Bodies, Embodiments, Becomings

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34th Annual Meeting: Southeastern Medieval Association

Bodies, Embodiments, Becomings

2-4 October 2008

Saint Louis University (Saint Louis, Missouri)

Call for Papers

In his book Medieval Identity Machines, Jeffrey Jerome Cohen writes that we know the human body "is divisible into semidiscrete systems (nervous, digestive, circulatory, excretory, reproductive), but that these structures nevertheless form a bounded whole, a singular organism. The human body is therefore described as a marvel of God or of evolution, a system so autonomous from its environment that it can dream theology and science in order to envision how it came to be the culminating creation in a world of similarly distinct bodies and objects." But what if the body is less than this idealization and also "more than its limbs, organs, and flesh as traced by an anatomical chart"? What if it is "open and permeable," and what if "corporeality and subjectivity - themselves inseparable - potentially included both the social structures (kinship, nation, religion, race) and the phenomenal world (objects, gadgets, prostheses, animate and inanimate bodies of many kinds) across which human identity is spread?" Cohen urges us to see bodies as "sites of possibility" that are "necessarily dispersed into something larger, something mutable and dynamic, a structure of alliance and becoming," and which are always on the verge of escaping "the confines of somber individuality" in order to connect with other bodies and other worlds. Therefore, there is no "being" per se, only «becoming.»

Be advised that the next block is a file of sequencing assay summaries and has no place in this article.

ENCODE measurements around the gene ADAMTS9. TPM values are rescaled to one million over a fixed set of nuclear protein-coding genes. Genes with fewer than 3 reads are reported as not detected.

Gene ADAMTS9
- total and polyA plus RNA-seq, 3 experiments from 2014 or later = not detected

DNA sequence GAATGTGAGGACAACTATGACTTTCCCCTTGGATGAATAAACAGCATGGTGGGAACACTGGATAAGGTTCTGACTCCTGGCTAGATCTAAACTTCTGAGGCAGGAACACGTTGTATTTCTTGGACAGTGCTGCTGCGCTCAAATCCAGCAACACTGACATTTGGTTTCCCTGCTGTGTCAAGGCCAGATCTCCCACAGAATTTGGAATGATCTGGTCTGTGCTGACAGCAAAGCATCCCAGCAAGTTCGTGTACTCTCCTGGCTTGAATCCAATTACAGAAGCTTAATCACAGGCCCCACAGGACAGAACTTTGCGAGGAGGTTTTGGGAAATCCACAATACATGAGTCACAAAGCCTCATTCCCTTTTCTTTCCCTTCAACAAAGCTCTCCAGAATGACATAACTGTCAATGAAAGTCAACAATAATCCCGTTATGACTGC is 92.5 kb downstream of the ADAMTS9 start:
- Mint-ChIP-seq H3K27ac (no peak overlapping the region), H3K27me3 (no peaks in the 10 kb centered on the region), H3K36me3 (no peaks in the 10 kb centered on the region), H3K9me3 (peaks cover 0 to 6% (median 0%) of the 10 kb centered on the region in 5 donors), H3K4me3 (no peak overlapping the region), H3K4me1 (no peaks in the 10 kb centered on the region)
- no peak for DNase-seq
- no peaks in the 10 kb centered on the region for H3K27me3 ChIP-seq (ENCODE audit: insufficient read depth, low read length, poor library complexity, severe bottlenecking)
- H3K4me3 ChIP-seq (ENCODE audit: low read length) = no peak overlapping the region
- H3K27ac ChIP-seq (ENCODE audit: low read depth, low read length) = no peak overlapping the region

For the 34th Annual Meeting of the Southeastern Medieval Association, we invite paper and session proposals on any topic relative to the Middle Ages, but we especially encourage those proposals that address any and all aspects of the body, embodiment, and becoming in medieval arts and letters. Consider our definition of body to be wide open, to include human and nonhuman bodies, bodies of language and manuscripts and texts, bodies of history, bodies of knowledge, and bodies (of all types) as sites of transformation and possibility, of departures and arrivals, of enclosure and openness. Consider, also, if you will, the gendered body, the racialized body, the phenomenological body, the sexualized body, the colonial body, the medicalized body, the pathologized body, the animal body, the erotic body, the loving body, the spiritual body, the abnormal body, the medieval body, the communal body, the hybrid body, the post/human body, and so on. Consider the relationships between body and self-identity, between body and art, between body and mind, body and culture, body and technology, body and world, and so on. Consider, finally, the ways in which bodies and embodiment emerge out of historical times and spaces, and out of historical processes of becoming (coming-to-be through time and space).

Deadline for Submission: Friday, 30 May 2008

Send Paper or Session Abstracts to: Eileen Joy. Department of English Southern Illinois University. Edwardsville Cette adresse email est protégée contre les robots des spammeurs, vous devez activer Javascript pour la voir.
*Submissions must be made via email.

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